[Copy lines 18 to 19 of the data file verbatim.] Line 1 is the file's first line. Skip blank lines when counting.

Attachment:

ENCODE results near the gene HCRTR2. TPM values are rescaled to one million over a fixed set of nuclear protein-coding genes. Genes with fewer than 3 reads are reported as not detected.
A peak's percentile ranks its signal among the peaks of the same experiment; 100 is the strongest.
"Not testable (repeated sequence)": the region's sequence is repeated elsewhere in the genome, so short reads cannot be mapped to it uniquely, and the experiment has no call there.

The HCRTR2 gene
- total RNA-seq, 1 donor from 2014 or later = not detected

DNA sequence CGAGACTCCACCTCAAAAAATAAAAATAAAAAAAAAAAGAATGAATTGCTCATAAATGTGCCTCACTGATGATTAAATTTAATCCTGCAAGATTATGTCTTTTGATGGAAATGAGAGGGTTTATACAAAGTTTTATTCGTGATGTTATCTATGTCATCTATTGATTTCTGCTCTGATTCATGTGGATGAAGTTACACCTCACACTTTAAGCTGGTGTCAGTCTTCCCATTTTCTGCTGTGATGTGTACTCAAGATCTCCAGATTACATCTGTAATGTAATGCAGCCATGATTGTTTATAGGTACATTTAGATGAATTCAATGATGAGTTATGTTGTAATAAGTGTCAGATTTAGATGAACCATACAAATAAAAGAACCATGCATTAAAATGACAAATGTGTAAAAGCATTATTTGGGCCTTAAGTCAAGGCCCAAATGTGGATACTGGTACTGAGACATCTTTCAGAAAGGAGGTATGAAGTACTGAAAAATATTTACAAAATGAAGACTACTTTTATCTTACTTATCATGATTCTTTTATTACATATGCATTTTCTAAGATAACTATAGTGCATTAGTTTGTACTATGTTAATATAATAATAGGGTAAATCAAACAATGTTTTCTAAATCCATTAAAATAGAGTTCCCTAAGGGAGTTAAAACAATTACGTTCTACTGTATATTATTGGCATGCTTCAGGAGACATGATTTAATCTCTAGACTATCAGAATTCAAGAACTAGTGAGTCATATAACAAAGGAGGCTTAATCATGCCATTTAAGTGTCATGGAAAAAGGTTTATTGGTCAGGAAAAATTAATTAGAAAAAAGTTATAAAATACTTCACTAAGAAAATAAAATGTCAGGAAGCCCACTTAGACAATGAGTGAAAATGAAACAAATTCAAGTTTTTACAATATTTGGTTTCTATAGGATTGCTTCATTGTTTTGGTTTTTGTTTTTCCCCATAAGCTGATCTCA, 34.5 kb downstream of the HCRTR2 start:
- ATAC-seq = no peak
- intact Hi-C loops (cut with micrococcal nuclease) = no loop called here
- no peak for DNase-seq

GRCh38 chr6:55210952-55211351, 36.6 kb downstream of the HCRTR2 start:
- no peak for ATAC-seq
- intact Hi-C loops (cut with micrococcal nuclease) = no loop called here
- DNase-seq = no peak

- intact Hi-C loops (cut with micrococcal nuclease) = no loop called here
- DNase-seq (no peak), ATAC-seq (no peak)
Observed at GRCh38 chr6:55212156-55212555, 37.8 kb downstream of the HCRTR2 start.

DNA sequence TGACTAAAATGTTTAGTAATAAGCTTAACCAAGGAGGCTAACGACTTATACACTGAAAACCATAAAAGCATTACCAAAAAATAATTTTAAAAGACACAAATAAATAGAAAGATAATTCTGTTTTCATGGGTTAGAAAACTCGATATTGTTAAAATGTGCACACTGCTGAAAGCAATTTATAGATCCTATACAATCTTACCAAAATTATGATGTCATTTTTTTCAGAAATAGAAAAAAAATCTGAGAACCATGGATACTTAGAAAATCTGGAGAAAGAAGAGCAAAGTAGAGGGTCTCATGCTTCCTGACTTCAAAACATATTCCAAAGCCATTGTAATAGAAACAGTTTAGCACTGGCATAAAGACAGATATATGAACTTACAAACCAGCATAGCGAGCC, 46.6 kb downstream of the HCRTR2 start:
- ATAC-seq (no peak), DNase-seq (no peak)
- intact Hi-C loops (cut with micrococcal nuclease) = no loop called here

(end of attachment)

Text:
- ATAC-seq (no peak), DNase-seq (no peak)
- intact Hi-C loops (cut with micrococcal nuclease) = no loop called here